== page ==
Shades Of Words


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Harry Potter and the Deathly Hallows : Part 2

Be warned! Spoilers Ahead!

IT ALL ENDS. Well not really, there is Pottermore coming up in October, so JKR ain’t done milkin’ this cow yet. But back to what would appear to be a graceful conclusion to this decade long saga…

It ALL ENDS. This summer’s biggest blockbuster release – the concluding part of the movie finale to the famous book series – Harry Potter and the Deathly Hallows: Part 2– hit the theaters with all the associated mania. People lined up in mile long queues, dressed up in costumes, bought back to back tickets for the same movie and did a whole bunch of crazy stuff. Well, did the movie live up to the hype – I think yes!

I really looked forward to HP Part 2, not so much as it was the end of all the drama, but because I was really impressed by Part 1 and was quite eager to say how the rest of the more action packed half of the story will play out on the big screen. I oddly did felt a bit sentimental about it (though I was more emotional when the last book came out) and wanted to watch this quietly so decided to give the cinema a wide berth on the premier weekend. I waited for a week after the release and decided to catch an afternoon show. The wait paid off, I got excellent seats and an almost empty theater.

Now on to the movie – the first thing that hits you is the scale – everything is larger, darker, scarier and better. Every character has a permanent expression of impending doom on their face, except for Voldemort, who shows signs of megalomaniacal happiness. The whole movie can be basically seen as sum three segments of :

Now on to the movie – the first thing that hits you is the scale – everything is larger, darker, scarier and better. Every character has a permanent expression of impending doom on their face, except for Voldemort, who shows signs of megalomaniacal happiness. The whole movie can be basically seen as sum three segments of :

  1. Harry, Hermoine and Ron continue their journey to find the remaining Horcruxes.  A brilliant scene to watch out for – Hermoine impersonating Lestrange (excellent performance by Helena Carter) that really lightens the otherwise dark movie.
  2. Battleof Hogwarts – Very soon, the trio are in Hogwarts, and its here almost after 20 minutes into the movie, where the action really begins. It is also at this moment and onwards, that this movie truly belongs to Daniel Radcliffe’s Harry. I have always thought Radcliffe to be a bit of a wooden faced actor – but I think he really shows off his stuff here. He was extremely convincing in this intense performance – without the usual support of stronger adult actors in the same frame. Even Rupert Grint and Emma Watson had very little role in the final movie
  3. Harry Vs. Voldemort – This is the most crucial part of the story and the logical conclusion to all those years of adventure, pain and sacrifice. The first confrontation was perfect – exactly as I had imagined it. My all time favorite scenes from this were the “after death” conversation with Dumbledore and the scene where Harry sees his parents. The second and final confrontation left lot to be desired. In the book, this is an extremely important “coming of age” scene for Harry where he finally confronts Voldemort in front of everybody but without their help in a very classic “just you and me in this till one of us dies” scene. The movie took away the grandness of the scene by making it a very long chase through Hogwarts, a random free fall and the final confrontation which NO ONE WAS WATCHING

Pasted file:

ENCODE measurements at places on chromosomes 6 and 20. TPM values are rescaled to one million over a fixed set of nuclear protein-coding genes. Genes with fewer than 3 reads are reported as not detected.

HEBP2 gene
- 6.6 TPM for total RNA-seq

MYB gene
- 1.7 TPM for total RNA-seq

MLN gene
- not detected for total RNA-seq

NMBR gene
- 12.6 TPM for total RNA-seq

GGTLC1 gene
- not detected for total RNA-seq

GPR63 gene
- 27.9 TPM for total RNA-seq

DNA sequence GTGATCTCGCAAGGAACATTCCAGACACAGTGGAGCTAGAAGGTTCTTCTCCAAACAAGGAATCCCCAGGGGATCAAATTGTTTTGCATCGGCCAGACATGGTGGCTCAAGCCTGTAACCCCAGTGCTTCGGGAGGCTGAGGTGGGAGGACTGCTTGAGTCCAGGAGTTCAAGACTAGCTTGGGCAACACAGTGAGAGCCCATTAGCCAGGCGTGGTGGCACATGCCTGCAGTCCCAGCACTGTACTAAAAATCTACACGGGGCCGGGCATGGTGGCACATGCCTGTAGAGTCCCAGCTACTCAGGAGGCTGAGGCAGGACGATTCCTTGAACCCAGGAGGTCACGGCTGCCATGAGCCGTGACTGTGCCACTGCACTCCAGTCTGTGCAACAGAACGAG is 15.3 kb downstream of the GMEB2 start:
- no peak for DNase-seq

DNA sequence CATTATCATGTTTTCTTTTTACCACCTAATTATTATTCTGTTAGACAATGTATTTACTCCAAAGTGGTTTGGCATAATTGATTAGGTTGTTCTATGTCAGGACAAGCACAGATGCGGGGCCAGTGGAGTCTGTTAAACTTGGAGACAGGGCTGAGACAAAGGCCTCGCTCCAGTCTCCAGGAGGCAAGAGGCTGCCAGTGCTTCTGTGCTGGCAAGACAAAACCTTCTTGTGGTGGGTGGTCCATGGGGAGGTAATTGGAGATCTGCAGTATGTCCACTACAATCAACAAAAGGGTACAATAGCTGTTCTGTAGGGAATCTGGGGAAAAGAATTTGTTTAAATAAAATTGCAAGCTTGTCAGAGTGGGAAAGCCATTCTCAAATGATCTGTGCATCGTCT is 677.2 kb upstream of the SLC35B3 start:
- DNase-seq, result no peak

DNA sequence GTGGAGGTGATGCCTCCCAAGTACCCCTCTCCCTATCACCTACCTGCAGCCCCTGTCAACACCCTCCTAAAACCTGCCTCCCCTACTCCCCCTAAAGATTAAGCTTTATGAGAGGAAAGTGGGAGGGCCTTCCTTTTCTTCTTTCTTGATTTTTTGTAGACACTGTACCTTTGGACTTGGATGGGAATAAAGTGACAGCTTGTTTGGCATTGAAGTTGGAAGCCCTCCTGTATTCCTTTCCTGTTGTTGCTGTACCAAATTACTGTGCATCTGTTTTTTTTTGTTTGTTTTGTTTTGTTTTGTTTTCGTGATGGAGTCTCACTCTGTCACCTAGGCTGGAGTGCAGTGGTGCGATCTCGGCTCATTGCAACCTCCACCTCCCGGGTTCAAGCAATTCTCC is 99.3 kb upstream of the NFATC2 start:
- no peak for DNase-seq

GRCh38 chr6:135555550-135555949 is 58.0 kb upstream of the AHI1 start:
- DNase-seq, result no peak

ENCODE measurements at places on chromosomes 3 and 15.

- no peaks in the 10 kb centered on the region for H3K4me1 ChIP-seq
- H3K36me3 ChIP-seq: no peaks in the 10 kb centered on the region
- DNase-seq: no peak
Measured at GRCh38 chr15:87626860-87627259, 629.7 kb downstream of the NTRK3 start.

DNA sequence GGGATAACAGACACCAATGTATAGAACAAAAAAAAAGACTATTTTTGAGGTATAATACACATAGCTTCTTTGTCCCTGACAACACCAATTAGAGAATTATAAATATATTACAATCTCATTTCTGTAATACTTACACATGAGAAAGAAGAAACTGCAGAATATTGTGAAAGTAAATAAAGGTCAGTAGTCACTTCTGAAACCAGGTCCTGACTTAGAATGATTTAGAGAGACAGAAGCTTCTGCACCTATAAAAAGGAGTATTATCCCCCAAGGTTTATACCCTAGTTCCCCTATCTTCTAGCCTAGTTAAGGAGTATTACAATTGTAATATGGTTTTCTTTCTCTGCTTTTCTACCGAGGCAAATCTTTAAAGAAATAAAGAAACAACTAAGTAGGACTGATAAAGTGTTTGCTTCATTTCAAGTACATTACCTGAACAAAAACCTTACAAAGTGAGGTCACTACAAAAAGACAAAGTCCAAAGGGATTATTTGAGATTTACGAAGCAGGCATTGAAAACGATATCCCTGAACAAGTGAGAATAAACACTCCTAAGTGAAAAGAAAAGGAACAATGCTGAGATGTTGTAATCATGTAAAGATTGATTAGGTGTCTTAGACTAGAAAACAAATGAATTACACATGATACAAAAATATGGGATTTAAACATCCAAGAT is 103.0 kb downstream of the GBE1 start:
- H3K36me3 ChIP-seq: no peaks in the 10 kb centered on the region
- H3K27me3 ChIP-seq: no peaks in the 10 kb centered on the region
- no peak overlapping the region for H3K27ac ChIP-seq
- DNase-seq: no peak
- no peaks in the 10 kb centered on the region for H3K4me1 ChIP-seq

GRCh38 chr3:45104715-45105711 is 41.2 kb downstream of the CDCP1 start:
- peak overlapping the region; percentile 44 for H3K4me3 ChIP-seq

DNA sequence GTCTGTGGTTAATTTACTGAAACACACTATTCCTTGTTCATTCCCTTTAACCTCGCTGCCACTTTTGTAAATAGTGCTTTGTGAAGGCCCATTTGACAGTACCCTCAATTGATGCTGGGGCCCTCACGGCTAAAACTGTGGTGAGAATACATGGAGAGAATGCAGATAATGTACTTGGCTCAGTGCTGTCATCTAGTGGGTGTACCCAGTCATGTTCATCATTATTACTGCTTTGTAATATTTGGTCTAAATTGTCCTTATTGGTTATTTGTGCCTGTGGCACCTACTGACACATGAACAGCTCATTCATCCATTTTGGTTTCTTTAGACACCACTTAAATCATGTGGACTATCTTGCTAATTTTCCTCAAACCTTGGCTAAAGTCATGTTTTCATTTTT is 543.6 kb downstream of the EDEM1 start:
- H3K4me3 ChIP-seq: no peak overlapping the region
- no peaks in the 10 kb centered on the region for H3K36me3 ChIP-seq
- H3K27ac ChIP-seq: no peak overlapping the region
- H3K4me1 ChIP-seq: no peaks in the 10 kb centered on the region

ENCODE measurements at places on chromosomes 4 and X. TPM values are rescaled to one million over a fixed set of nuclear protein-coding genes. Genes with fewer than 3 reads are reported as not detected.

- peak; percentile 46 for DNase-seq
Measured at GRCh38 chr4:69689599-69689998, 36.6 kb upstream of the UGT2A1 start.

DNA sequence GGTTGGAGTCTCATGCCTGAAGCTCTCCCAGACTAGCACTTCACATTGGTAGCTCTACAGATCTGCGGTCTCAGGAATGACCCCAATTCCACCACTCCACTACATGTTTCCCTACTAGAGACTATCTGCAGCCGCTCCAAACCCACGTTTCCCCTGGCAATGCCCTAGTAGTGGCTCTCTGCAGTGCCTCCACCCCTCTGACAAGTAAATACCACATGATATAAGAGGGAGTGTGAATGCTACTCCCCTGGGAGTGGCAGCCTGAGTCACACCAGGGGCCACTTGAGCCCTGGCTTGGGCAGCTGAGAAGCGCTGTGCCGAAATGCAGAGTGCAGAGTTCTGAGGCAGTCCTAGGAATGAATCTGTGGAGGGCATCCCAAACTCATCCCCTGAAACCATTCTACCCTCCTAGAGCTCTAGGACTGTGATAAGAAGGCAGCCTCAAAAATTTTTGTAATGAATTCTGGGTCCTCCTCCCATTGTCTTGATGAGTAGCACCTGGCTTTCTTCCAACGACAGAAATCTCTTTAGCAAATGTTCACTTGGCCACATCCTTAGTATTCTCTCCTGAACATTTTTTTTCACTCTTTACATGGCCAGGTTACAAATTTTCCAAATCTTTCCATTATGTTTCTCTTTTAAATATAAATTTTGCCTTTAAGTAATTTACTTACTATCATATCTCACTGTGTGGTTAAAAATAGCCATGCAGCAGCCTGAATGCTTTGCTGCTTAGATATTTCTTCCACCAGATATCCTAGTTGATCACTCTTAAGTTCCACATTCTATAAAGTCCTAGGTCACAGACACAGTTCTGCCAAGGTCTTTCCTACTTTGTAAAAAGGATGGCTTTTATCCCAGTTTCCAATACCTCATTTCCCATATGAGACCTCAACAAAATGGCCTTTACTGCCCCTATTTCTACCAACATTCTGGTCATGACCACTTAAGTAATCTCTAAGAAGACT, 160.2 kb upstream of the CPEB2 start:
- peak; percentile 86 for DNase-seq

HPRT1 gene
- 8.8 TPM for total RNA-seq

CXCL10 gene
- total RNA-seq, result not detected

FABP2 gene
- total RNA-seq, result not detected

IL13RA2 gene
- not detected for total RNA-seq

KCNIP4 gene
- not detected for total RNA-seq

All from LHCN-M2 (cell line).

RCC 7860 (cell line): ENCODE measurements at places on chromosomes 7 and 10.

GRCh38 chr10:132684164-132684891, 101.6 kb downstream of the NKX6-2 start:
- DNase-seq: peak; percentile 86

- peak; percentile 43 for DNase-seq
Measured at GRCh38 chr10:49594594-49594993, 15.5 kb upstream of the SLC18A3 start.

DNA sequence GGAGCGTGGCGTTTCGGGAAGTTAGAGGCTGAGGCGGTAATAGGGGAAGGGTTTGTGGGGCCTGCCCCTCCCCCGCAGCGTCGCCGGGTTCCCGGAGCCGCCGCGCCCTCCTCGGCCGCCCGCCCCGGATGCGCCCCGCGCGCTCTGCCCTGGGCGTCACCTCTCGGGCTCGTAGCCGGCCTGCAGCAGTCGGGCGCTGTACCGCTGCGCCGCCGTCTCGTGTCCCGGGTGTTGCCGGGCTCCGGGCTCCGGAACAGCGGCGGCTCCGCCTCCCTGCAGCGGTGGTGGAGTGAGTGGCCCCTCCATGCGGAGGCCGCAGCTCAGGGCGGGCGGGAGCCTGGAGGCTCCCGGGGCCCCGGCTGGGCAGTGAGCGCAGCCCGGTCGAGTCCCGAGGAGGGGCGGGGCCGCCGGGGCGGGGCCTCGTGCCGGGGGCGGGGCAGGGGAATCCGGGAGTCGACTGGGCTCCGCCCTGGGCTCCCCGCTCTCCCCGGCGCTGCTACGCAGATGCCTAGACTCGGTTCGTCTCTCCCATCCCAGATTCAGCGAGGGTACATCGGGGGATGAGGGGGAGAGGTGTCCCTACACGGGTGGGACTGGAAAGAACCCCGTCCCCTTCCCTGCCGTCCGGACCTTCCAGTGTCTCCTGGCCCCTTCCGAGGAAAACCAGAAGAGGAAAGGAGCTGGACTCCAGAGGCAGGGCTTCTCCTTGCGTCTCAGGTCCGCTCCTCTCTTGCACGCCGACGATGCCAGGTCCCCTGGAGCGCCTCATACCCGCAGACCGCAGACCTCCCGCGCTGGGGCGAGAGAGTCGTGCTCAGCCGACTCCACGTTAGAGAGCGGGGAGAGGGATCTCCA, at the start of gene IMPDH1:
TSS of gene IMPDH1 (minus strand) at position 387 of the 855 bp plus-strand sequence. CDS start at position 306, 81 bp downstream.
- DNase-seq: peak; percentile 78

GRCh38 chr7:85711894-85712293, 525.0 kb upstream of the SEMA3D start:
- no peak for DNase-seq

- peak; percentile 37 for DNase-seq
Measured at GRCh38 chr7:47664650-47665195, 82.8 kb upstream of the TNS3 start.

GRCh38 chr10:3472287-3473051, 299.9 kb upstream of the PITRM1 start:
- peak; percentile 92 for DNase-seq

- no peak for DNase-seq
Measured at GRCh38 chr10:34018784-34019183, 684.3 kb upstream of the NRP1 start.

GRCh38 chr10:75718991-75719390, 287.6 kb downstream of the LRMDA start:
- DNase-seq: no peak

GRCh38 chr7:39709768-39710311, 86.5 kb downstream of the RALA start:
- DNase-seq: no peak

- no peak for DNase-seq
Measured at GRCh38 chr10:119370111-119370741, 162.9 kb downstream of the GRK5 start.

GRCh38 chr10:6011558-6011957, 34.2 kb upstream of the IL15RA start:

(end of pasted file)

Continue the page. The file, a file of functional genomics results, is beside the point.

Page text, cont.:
So did I cry – not really? I did get misty eyed a couple of times. However, I did so cheer for Hogwarts when the armored men came to life and formed a battalion against Voldemort’s men.  This scene looked and felt so much better than what it was in the book. And I felt so proud when Neville stood up to Voldemort and then killed Nagini – he has come such a long way!

I thought it was a pretty good movie – but I believe Part 1 was way better. There was something subtle and classy about it that just did not pull through to the second half.



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The Incorrigible Children of Ashton Place

Just a few weeks ago, Amazon was having a major Kindle sale, as a part of which it was selling some popular books for as low as $0.99-$3.99. I ended up buying quite a few – it was a great way to try new stuff without spending too much money. What caught my attention about this book was the lovely jacket cover and the basic plot line – “Young governess has been hired to educate three children who have been clearly raised by wolves”. I usually don’t read children’s book, but this novel appeared intriguing enough.
Once you start reading, it does not take you long enough to build affection and respect for the determined governess, the very young Penelope Lumley, who has been sent from the Swanburne Academy to Ashton Place to take care of three kids of questionable origins. Penelope, an orphan herself, forms a very strong empathetic bond with the children – Alexander, Beowulf and Cassiopeia. It is extremely amusing to watch her struggle to teach the children Maths, Geography, Drama and Latin, when they are determined to behave like pups. On top of this, she has to deal with her immature and melodramatic mistress, Lady Ashton who sees the children as an unnecessary burden. Penelope is also angered and flustered by her master, Lord Ashton’s callous attitude towards the children – who he treats as his furniture and not as his wards. It was he who found the children in his forest grounds , hunting one evening. Having discovered these wild and howling kids, he kept them in the barn where Penelope first met them, when she arrived at Ashton Place.
Penelope deals with all crisis and demands of her employers with the courage and good sense that she inherited in Swanburne Academy. She often falls back on the legendary and extremely practical preachings of the Academy’s founder – Agatha Swanburne. I quote one of my favourite “Agathaism” :

“That which can be purchased at a shop is easily left in a taxi; that which you carry inside you is difficult, thought not impossible, to misplace”